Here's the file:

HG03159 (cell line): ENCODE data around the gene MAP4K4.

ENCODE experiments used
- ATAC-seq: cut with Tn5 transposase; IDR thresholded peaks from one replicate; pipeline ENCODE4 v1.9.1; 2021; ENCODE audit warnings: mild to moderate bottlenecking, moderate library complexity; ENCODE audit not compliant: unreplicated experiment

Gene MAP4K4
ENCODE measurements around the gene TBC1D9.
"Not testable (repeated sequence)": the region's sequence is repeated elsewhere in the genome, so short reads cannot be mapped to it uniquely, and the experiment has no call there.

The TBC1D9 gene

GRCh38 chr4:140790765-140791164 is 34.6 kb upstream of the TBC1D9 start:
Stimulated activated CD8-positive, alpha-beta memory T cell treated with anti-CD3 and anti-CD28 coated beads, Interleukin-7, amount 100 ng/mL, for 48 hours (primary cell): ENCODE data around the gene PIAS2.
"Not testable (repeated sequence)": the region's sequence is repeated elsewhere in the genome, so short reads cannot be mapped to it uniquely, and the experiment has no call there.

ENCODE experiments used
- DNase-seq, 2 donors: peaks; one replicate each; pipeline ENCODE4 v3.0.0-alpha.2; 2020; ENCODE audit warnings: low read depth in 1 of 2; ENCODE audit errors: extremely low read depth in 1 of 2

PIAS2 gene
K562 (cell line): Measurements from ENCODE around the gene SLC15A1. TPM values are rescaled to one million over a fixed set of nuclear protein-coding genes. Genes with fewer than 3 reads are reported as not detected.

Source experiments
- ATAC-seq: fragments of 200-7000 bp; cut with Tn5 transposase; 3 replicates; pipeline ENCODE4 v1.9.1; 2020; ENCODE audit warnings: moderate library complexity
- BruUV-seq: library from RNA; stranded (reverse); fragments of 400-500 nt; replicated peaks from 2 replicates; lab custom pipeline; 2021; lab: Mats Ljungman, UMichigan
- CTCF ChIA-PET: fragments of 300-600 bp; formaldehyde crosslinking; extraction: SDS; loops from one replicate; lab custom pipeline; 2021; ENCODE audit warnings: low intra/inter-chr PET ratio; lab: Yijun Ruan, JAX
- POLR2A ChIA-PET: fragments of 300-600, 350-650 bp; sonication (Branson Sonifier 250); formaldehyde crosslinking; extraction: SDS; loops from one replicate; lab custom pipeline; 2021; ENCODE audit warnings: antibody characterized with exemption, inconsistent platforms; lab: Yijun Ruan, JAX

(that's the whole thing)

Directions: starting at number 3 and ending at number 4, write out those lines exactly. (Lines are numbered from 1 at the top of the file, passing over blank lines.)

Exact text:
- ATAC-seq: cut with Tn5 transposase; IDR thresholded peaks from one replicate; pipeline ENCODE4 v1.9.1; 2021; ENCODE audit warnings: mild to moderate bottlenecking, moderate library complexity; ENCODE audit not compliant: unreplicated experiment

Gene MAP4K4